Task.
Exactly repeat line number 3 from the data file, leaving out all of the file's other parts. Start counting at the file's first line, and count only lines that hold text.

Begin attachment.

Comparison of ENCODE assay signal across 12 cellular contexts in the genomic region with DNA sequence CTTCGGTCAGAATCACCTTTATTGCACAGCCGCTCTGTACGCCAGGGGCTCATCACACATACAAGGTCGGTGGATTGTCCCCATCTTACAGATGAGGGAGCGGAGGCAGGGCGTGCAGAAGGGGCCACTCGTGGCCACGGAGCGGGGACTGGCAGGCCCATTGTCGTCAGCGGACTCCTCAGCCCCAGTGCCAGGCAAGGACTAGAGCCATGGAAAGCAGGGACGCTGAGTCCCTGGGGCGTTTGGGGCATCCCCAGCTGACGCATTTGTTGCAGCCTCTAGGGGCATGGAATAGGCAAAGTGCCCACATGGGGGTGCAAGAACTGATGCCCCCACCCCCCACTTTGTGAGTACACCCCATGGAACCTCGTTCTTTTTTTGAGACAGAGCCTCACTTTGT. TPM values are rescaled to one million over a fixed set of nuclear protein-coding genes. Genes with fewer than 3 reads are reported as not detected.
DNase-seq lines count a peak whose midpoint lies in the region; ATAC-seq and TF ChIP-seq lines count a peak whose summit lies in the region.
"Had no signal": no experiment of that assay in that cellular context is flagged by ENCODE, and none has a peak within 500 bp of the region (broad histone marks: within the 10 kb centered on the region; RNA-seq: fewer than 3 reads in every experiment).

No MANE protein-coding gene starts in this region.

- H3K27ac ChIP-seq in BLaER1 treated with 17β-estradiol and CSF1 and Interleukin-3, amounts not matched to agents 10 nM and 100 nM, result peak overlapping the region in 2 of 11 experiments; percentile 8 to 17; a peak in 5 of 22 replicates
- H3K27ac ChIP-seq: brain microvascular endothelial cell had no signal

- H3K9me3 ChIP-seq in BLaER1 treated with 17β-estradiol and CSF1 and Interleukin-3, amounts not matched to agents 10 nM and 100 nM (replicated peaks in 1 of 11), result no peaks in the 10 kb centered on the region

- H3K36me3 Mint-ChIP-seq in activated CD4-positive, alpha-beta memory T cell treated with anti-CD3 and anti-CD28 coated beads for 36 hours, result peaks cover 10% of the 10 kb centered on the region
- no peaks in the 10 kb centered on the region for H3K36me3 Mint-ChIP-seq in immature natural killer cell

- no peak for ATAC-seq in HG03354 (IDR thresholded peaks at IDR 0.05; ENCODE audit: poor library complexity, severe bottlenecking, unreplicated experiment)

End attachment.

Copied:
"Had no signal": no experiment of that assay in that cellular context is flagged by ENCODE, and none has a peak within 500 bp of the region (broad histone marks: within the 10 kb centered on the region; RNA-seq: fewer than 3 reads in every experiment).